Now copy every URL in the CSV under the “Links” column except the homepage. Paste these URLs in the spreadsheet we provided under the column titled “Internal Links From Target Page.”
Finally, drag the formulas in column B down until they align with column A.
Now all you do is compare column A with column B. When you see a “No Internal Link” in column B, it means the pages in column A are NOT internally linking to my “best slacklines for beginners” page. Once we decide all the relevant pages are linking to my “best slackline for beginners” page, go through this process again for the next page you want to check for internal links.
3. Linkable Asset Development And Promotion
A linkable asset is a piece of content that does an effective job at attracting backlinks from other websites. Creating and promoting linkable assets is an excellent way to improve your SEO through the acquisition of backlinks. Adam Heitzman has used this strategy over the past few years to grow his agency HigherVisibility.
Developing a linkable asset is fairly straightforward. You simply create a unique, interesting, and useful piece of content for your target audience. Eric Enge of Stone Temple Consulting mentioned how publishing in‐depth research studies (aka linkable assets) has helped grow his agency.
There are multiple ways of going about this. Below you will find some great resources and ideas for when it comes to linkable asset development.
- How To Create Linkable Assets Without The Content Commitment
- Deconstructing Link Bait: How To Create Content That Attracts Backlinks
- The Visual Format You Should Be Using For Link Building
- Your Recipe For Creating Linkable Content Assets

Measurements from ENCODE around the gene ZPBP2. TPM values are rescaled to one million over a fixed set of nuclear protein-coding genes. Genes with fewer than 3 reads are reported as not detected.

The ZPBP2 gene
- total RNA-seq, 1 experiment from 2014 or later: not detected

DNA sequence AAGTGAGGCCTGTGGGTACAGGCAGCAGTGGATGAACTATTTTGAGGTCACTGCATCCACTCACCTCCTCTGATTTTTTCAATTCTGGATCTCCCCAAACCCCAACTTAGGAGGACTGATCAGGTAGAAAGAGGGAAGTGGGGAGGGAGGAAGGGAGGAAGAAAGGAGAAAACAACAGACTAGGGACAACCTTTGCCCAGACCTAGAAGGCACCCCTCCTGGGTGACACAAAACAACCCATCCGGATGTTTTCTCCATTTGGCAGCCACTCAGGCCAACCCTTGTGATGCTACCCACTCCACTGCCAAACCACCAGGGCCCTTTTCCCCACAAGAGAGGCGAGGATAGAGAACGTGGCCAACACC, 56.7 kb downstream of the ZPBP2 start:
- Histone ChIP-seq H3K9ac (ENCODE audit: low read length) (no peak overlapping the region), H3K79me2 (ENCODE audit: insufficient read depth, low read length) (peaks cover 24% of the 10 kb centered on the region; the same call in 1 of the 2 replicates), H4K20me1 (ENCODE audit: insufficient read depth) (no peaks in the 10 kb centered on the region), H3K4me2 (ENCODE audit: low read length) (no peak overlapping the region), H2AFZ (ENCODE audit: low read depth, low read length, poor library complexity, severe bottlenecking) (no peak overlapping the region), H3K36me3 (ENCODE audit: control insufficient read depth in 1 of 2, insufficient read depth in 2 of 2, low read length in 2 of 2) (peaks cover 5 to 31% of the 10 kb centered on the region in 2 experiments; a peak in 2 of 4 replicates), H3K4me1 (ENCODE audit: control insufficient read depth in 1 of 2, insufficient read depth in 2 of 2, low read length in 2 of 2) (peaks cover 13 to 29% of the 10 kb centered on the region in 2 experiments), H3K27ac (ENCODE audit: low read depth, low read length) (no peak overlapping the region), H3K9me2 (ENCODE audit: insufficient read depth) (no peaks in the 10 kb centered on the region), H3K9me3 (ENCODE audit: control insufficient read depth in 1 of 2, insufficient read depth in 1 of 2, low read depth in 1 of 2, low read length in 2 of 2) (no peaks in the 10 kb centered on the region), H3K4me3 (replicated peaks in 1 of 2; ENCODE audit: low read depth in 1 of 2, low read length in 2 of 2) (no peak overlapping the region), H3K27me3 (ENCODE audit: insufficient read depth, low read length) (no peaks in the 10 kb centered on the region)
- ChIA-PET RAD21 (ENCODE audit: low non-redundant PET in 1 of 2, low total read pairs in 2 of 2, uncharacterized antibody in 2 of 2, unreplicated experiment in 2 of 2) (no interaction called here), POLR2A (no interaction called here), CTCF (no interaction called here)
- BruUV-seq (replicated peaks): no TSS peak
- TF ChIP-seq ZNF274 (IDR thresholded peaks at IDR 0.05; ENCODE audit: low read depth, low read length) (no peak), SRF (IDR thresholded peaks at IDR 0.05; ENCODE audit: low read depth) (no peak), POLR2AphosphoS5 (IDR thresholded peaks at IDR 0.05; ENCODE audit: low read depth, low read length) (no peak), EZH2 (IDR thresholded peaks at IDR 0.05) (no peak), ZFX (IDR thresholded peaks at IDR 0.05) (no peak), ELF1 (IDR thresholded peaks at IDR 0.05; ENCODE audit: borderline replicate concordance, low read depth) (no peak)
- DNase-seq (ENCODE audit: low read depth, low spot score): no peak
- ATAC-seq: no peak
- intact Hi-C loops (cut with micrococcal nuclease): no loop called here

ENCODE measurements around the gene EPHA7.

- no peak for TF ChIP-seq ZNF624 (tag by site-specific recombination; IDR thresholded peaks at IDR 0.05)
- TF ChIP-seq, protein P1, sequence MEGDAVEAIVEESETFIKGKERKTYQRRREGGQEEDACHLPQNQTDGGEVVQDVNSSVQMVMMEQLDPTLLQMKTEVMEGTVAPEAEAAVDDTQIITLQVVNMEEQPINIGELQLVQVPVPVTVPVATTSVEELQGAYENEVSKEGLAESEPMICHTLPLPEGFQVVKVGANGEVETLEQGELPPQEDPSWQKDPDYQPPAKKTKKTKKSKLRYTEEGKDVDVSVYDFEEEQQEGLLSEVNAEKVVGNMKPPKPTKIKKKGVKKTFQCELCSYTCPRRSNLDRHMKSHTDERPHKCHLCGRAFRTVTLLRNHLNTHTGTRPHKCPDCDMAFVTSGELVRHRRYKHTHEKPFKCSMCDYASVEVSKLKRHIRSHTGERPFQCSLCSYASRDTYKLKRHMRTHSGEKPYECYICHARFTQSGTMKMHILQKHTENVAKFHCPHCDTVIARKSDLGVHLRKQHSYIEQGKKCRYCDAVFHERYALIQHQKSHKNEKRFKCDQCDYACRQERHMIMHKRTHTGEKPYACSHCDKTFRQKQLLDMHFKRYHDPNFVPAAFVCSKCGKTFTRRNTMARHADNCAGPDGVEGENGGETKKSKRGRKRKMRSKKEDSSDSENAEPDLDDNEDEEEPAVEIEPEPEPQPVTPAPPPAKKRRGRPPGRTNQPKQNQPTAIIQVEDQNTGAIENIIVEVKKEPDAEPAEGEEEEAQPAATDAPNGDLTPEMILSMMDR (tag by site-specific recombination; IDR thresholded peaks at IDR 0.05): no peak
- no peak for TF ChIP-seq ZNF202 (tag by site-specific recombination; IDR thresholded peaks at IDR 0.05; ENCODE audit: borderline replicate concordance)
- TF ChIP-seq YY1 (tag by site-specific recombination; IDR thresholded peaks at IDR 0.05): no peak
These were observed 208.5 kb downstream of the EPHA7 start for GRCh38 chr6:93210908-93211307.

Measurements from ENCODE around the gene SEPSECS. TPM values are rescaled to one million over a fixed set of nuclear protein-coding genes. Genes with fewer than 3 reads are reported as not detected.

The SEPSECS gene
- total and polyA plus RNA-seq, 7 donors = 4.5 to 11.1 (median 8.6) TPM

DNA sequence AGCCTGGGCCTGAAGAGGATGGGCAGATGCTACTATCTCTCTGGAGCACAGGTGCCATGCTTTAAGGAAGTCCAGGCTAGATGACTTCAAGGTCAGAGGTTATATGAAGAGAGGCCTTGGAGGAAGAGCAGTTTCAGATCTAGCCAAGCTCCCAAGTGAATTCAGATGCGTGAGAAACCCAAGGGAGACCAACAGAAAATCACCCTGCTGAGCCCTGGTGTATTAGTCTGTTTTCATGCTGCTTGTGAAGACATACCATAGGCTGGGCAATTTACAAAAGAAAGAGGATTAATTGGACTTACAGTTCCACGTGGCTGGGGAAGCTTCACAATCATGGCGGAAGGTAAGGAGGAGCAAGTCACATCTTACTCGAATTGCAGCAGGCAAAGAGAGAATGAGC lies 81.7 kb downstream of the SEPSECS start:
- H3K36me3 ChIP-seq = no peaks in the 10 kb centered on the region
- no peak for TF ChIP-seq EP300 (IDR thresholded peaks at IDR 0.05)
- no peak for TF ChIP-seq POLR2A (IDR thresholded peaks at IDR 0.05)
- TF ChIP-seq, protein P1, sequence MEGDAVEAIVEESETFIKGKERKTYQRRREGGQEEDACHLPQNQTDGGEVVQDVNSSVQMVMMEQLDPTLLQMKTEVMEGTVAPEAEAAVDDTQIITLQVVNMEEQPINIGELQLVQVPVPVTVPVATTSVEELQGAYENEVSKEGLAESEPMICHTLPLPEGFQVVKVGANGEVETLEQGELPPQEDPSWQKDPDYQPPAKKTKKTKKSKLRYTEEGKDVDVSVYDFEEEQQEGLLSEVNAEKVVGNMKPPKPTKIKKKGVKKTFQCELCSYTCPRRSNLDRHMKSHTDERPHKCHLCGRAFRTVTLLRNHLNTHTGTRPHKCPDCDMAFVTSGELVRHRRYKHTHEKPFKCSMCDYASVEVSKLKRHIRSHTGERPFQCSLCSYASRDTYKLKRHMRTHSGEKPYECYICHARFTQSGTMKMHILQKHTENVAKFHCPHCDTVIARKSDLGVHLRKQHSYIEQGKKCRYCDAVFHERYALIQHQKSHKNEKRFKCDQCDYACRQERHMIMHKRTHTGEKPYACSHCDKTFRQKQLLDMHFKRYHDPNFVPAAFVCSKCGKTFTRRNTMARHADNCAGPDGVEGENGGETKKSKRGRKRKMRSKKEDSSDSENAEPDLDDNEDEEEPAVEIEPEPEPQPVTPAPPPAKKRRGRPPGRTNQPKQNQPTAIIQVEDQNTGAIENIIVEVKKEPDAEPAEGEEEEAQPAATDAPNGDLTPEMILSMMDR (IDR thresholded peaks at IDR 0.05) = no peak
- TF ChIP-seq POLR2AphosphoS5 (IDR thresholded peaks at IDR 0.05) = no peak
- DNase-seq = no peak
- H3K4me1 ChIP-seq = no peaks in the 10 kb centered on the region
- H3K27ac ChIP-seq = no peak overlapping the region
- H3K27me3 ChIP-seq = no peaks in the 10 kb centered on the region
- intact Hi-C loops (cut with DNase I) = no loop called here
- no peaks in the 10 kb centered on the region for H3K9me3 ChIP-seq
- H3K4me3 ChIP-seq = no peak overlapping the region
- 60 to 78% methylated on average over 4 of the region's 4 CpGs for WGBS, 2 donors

Once you have created your linkable asset, it’s time to promote it. Promotion really boils down to two strategies:
Outreach: Reaching out to 3rd parties who have audiences that may find your linkable asset useful
- Blogger Outreach: Here’s How To Do It Right
- How We Use Blogger Outreach To Promote Content and Build Links
Paid promotion: Paying a 3rd party who has an audience that you want to advertise your linkable asset.
- Social Media Advertising: The Complete Guide
- The Easy Guide To Paid Content Distribution
- How To Advertise On Outbrain
- Guide To Facebook Advertising
4. Redirect Management and 404 Link Reclamation
When an old version of a website goes through a face lift, the developers working on the site will often change the site’s URL structure. This may occur for structural reason, SEO reasons, or for no reason at all.
Regardless of why the URLs are being changed, Justin McIntyre of Perfect Search Media mentioned how redirect management is crucial. Redirects, specifically 301 redirects, pass the link equity of an old page on a site to a new page. Without redirect management when you are going through a website revamp, you will likely lose your rankings and traffic. For more information on 301 redirects, check out what Google has to say about them.
Let’s say you forget to put a redirect in place when going through a site revamp. The old URL of the page will give visitors a 404 error because they aren’t being redirected. If you find this situation, you definitely want to redirect the URL to a page that is relevant or if none are, the home page. You can use Ahrefs to find 404 pages.
First type in the URL of your site into the search bar at the top. Next, under “Page” select “Best by links.” Finally, select “404 not found” from the filter at the top.
The pages that show up are 404 pages and should have redirects (especially the ones that have any strong RD (referring domains) pointing at them.
5. Accelerated Mobile Pages (AMP)
It’s no secret that we are moving to a mobile‐first world. Accelerated mobile pages (AMP) are an open source framework for creating lightning fast mobile pages. Paris Childress, CEO at Hop Online, mentioned how he is starting to see the expansion of AMP pages from mostly just article pages, to more complex pages like forms and ecommerce pages.
There are a variety of reasons more and more website owners are adopting AMP, but here are the two big ones for marketers:
- AMP enhances the mobile experience which improves on‐site metrics like bounce rate
- Google likes sites that load fast and tends to rank faster loading sites higher in the SERPs
To learn more about AMP check out the following resources:
6. Facebook Advertising and Lookalike Audiences